Results of PROUD, Ipergay studies among European and Canadian men further talk of maximizing use, while FACTS 001 findings underscore failures to find an HIV protection measure African women can use
SEATTLE, WA — Presentations on two studies this morning highlighted the promise of antiretroviral drugs as pre-exposure prophylaxis against acquiring HIV (commonly known as PrEP), giving numbers to findings already known to be good news. Answering questions not only on effectiveness, but on uptake, adherence, safety, and risks (the use of PrEP does not appear to increase people’s willingness to take risks) all with positive findings, the PROUD and Ipergay studies produced results that became part of ongoing discussions that today began with a plenary talk on not if, but how, to make the most of a proven prevention measure.
In the same morning session of prevention presentations, the findings from a third much anticipated trial served up a fresh helping of bad news in ongoing efforts to find an HIV prevention measure that women can control, in Africa, where the challenges to doing that are substantial. The results from FACTS 001, a nine-site trial in South Africa, had been hoped to replicate favorable findings from the smaller scale CAPRISA trial that showed an antiretroviral vaginal gel for women could confer a modest HIV prevention benefit. Instead, in results presented this morning, FACTS 001 showed, with the same rates of HIV infection among women assigned the product and a placebo in a randomized trial, that women could not use the product adequately for it to be effective. Those findings are, it appeared, the last nail in the coffin for one approach to a strategy that once seemed a simple answer to putting protection into the hands of those who need it most. “We can’t get away from the fact that used like this it didn’t work,” Helen Rees, protocol chair for the trial, who made the presentation of its findings said.
Following the VOICE trial of Vaginal and Oral Interventions to Control the Epidemic among women in Africa, and alongside the advances demonstrated by the PROUD and Ipergay trials, the findings reiterated a disconnect between the development of products for young women among whom rates of HIV are highest, and the lives of the young women themselves.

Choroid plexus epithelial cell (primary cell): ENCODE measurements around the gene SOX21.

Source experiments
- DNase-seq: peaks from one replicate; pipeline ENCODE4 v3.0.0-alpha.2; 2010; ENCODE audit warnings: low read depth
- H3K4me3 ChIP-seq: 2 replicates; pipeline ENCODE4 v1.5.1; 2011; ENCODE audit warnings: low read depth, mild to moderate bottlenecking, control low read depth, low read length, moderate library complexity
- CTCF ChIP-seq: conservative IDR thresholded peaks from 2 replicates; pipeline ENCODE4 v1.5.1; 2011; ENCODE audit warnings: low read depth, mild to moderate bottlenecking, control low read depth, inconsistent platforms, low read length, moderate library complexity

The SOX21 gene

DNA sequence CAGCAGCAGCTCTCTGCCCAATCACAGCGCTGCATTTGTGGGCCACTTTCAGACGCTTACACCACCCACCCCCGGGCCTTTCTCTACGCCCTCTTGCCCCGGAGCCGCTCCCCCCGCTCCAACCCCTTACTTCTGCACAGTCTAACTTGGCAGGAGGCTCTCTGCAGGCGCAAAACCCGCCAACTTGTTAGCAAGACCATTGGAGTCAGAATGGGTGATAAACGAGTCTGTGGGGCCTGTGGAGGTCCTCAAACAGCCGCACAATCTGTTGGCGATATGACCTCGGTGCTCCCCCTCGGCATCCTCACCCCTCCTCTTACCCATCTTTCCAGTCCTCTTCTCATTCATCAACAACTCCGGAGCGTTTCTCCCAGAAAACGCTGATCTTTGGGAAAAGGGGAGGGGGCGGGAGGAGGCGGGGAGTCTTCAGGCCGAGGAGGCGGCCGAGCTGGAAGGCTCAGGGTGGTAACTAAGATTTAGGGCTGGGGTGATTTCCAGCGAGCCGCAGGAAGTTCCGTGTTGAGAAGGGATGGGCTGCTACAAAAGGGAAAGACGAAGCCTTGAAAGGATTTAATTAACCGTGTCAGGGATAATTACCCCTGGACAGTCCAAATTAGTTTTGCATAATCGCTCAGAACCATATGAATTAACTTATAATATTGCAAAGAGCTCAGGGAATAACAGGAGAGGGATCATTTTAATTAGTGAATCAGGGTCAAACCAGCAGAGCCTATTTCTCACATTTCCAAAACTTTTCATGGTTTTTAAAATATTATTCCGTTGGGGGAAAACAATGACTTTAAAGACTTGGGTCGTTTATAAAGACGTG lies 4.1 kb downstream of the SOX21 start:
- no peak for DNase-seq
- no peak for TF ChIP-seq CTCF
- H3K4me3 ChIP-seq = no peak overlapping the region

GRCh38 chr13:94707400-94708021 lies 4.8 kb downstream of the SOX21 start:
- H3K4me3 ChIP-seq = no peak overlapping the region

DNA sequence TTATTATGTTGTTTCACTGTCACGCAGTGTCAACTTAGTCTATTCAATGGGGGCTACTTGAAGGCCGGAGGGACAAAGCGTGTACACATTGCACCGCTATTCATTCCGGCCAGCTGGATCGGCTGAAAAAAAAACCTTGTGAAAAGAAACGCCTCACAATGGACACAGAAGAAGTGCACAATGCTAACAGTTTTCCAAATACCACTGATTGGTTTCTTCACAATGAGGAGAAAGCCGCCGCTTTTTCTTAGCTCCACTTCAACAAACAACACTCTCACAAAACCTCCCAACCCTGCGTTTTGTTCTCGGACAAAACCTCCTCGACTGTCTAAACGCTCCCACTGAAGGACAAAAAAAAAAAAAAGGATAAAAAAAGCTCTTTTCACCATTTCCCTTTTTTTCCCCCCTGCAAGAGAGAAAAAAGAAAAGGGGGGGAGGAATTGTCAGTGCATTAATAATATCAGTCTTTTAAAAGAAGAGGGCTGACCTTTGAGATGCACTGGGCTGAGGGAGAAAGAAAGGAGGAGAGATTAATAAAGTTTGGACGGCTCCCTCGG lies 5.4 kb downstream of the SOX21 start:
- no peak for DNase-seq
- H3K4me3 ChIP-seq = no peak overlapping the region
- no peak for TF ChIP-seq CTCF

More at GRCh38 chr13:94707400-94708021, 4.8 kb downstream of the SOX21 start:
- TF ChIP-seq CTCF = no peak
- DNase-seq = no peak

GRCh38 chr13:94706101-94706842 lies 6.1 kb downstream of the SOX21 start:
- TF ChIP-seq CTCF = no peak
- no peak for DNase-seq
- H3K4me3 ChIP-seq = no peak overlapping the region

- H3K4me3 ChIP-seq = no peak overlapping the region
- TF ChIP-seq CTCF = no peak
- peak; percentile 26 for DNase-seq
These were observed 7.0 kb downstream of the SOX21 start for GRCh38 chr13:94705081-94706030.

All three trials highlighted need.
PROUD (Pragmatic Open-Label Randomised Trial of Pre-Exposure Prophylaxis) was designed to show uptake and retention to a PrEP program such as that shown to reduce HIV acquisition in the iPrEx study, but “in the real world” with one group delaying enrollment in a PrEP program for a year, and another starting immediately. It showed making PrEP available immediately to be effective, and important. Of the group that deferred starting PrEP, 19 men, or 8.9 percent of the group, became infected with HIV during the trial. Of the group that started immediately, three men became infected with HIV. One likely was already infected and sero-converted as the trial started,and the other two had stopped taking the drug for months before they became infected, Sheena McCormack, the study’s chief investigator, who presented the results said. HIV incidence among those not taking antiretroviral drugs to prevent acquiring the virus were higher than expected, McCormack said. The success of antiretroviral drugs in preventing infection in PROUD was so expected that McCormack was asked if investigators faced challenges from an ethics board for having a deferred PrEP group.
Ipergay was intended to address issues of adherence, as well as cost and potential side effects of daily antiretroviral drugs taken as PrEP. Taken before and after sex, it offered an “on-demand” approach, that added up to fewer pills taken over the course of a month, but equal protection. On October 23, a data monitoring board recommended that the placebo arm be discontinued, and everyone offered the real thing. The study’s coordinator Jean-Michel Molina pointed to the advantage of “on demand” PrEP: “The strategy is in the hands of the people.”
Putting an effective HIV prevention strategy into the hands of women will mean a search for products that fit into the lives of the women who need them, said Rees, who emphasized that evidence showed that 87 percent of the women used the product at least some of the time. “Most of the women tried to use it 50 percent to 60 percent of the time. But that clearly wasn’t enough,” she said. “Twenty-two percent of the women had [the product] in all samples. Eighty-seven percent of the women tried to use this product. They tried. But they couldn’t.”
The product tested in the trial requires a high level of use to be effective, Rees noted. “You have to be right up there in adherence.” The women in the trial were exceptionally young, with about 70 percent of the enrollees under 25, many still living with their parents or siblings, and unmarried, circumstances that challenged having a product on hand before sex — which would occur outside their homes.
“We have to get our heads around the lives of these women,” she said.
“We’ve had wonderful breakthroughs for men in the north,” she said. “We really have to do something for women in Africa.”